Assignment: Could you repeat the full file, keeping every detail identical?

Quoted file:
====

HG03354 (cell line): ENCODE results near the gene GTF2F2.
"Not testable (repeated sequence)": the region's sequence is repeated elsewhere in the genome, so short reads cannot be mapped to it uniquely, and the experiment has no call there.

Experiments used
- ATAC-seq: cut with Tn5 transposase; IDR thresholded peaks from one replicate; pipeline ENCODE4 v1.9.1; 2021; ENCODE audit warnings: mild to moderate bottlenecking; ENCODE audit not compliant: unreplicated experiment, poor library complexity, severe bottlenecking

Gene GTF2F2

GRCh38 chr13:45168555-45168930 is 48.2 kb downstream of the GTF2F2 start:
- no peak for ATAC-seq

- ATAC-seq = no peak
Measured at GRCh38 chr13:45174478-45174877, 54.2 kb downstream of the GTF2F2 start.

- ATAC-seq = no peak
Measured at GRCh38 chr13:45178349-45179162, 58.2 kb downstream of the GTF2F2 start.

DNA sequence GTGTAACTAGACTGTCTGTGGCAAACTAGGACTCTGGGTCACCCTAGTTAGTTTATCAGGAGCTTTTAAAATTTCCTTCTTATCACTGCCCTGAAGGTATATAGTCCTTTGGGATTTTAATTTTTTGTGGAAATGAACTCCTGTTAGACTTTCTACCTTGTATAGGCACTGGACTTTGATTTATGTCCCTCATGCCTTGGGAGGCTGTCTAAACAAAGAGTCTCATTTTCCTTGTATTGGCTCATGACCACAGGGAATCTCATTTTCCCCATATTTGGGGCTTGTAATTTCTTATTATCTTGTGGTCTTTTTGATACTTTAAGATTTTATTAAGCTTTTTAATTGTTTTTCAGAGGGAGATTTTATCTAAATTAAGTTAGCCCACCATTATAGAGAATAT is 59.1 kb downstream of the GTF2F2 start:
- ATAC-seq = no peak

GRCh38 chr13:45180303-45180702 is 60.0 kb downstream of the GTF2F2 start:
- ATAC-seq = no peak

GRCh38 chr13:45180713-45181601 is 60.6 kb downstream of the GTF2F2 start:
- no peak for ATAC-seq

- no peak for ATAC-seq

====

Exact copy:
HG03354 (cell line): ENCODE results near the gene GTF2F2.
"Not testable (repeated sequence)": the region's sequence is repeated elsewhere in the genome, so short reads cannot be mapped to it uniquely, and the experiment has no call there.

Experiments used
- ATAC-seq: cut with Tn5 transposase; IDR thresholded peaks from one replicate; pipeline ENCODE4 v1.9.1; 2021; ENCODE audit warnings: mild to moderate bottlenecking; ENCODE audit not compliant: unreplicated experiment, poor library complexity, severe bottlenecking

Gene GTF2F2

GRCh38 chr13:45168555-45168930 is 48.2 kb downstream of the GTF2F2 start:
- no peak for ATAC-seq

- ATAC-seq = no peak
Measured at GRCh38 chr13:45174478-45174877, 54.2 kb downstream of the GTF2F2 start.

- ATAC-seq = no peak
Measured at GRCh38 chr13:45178349-45179162, 58.2 kb downstream of the GTF2F2 start.

DNA sequence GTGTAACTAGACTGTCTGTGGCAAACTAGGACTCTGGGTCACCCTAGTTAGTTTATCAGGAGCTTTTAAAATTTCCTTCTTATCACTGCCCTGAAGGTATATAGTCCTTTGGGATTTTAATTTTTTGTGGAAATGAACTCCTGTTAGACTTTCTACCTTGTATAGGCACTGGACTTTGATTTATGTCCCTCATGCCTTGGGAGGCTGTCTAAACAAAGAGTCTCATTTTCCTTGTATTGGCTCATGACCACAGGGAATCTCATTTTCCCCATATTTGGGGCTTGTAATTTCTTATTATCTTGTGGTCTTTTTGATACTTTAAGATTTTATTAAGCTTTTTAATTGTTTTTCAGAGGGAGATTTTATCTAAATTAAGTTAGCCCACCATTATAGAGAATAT is 59.1 kb downstream of the GTF2F2 start:
- ATAC-seq = no peak

GRCh38 chr13:45180303-45180702 is 60.0 kb downstream of the GTF2F2 start:
- ATAC-seq = no peak

GRCh38 chr13:45180713-45181601 is 60.6 kb downstream of the GTF2F2 start:
- no peak for ATAC-seq

- no peak for ATAC-seq